The winning streak ends
We expected more volatility this year, and that’s just what we received—and plenty of it—in the first two months of 2015. After the surprisingly sharp decline in yields in January, rates rose in February and in the process, ended the streak of 13 consecutive months of positive tax-free returns.
As rates rose, the yield curve steepened, also reversing a long-standing flattening trend. The short end of the yield curve was unchanged as two-year yields rose just 3 basis points (bps). Yields in the intermediate and longer segments of the curve rose from 25 bps for five years to 30 bps or more for ten years and beyond. The result of the back-to-back monthly swings was essentially winding up back where we started the year. Other than the two-year maturity, which is 4 bps lower than at year-end, 10s and 30s are within 2 bps of year-end levels.
One catalyst for the reversal in rates in February was the monthly payroll report. The Labor Department reported 267,000 new private sector hires in January, accompanied by positive revisions for each of the two prior months. Although the unemployment rate held steady at 5.7%, it did so for the right reason as the civilian labor force expanded by an encouraging 703,000 workers. If hiring continues at a similar pace for the next few months, the odds of a June fed funds rate hike will improve, since the futures market still places the odds at well below 50%. Federal Reserve (Fed) Chair Janet Yellen reiterated in recent Congressional testimony that the Fed’s timing will be data dependent. However, investors are increasingly sure of one thing: the likelihood of maintaining a zero fed funds rate all year declines with each strong employment report.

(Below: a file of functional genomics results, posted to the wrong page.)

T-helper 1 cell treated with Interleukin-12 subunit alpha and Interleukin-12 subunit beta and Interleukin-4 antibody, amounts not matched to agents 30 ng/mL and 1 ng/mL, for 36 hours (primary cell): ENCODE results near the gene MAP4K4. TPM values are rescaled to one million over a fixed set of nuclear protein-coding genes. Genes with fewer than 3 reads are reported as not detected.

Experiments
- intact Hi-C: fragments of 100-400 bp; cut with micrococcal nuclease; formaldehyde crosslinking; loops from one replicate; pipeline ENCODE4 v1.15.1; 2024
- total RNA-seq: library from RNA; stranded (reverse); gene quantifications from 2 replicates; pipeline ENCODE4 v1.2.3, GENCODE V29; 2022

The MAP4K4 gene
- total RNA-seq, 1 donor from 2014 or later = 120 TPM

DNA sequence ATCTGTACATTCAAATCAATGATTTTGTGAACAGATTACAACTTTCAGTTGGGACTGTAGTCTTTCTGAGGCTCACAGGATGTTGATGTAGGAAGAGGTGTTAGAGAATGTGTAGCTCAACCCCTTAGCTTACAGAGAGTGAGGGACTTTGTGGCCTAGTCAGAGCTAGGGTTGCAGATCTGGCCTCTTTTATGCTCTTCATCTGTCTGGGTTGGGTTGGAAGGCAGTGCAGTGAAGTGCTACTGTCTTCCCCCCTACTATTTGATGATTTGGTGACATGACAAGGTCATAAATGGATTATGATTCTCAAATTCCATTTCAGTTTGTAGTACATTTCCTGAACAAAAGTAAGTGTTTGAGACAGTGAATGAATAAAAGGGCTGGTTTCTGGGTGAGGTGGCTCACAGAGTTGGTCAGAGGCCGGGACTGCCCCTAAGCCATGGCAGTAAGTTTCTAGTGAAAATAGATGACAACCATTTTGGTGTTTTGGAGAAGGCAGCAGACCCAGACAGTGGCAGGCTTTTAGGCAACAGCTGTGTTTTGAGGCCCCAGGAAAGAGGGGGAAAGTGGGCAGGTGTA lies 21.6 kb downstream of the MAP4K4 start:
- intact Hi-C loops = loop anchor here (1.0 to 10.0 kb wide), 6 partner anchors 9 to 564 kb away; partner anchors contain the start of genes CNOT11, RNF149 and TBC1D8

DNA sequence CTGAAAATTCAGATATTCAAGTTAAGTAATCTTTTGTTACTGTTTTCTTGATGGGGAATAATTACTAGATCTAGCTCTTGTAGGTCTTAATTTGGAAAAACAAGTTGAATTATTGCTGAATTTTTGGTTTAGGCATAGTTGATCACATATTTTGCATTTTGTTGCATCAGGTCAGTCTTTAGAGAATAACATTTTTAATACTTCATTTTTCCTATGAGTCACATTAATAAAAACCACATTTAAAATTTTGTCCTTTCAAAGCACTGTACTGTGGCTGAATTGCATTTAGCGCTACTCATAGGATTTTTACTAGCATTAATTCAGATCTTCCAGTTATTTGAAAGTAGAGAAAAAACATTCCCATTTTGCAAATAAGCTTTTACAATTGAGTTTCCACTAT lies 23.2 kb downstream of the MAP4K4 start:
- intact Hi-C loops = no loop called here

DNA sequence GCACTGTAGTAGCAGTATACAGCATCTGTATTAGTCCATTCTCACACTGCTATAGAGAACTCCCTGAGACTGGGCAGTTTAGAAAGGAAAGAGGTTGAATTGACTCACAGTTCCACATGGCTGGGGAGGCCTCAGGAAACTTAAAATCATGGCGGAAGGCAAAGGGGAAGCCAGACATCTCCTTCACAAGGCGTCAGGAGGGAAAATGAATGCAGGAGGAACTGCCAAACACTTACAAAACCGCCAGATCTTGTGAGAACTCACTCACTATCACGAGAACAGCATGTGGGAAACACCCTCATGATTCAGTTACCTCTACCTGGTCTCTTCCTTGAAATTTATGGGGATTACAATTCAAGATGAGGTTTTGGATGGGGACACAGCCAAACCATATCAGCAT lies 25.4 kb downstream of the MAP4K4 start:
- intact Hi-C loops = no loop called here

While the Fed has said repeatedly they will be “patient” before raising the fed funds rate, tax-free investors demonstrated last month that they too can be patient in putting money to work. The sentiment in early February was that yields had fallen too far, too fast in the prior month and tax-free demand was tepid. Unlike the taxable market, which is much larger than the tax-free market and driven by institutional investors whose buying motives may differ dramatically from those of individual investors, the tax-free market remains largely subject to the sentiment of retail investors. Institutional investors in the taxable market may buy to match an index, or to align assets with liabilities, regardless of yield levels. Consider the current strong demand for European sovereign yields despite the fact that an estimated $1.5 trillion of eurozone debt is trading at negative yields. Certainly, some investors are motivated by the belief that yields may become even more negative, creating the opportunity for capital gains as the European Central Bank steps up their quantitative easing purchases this month.
Many others are involved, however, regardless of the return expectation. Money simply may have to be put to work to maintain currency exposure or to avoid the risk of even larger losses in other asset classes.
Regardless of the motives for institutional demand, the predominant motives in the tax-free world remain safety and income. When either of these are perceived to be in short supply, investors have demonstrated over and over again, at least for a time, a willingness to step back and re-assess current conditions. Either they ultimately come around to accept that the new, lower yields are justifiable given the economic and inflation backdrop and begin to invest once again—or they don’t. Last month, investors chose to once again put money to work, but only after yields had moved higher. Dealer buying and selling activity improved and new issue demand was relatively strong. What we witnessed in February confirms our cautious stance toward the market. Even if Treasury yields were to fall once again and perhaps retest the lows of January, we believe the tax-free market would lag, with yields falling at a much slower and more muted pace than the Treasury market.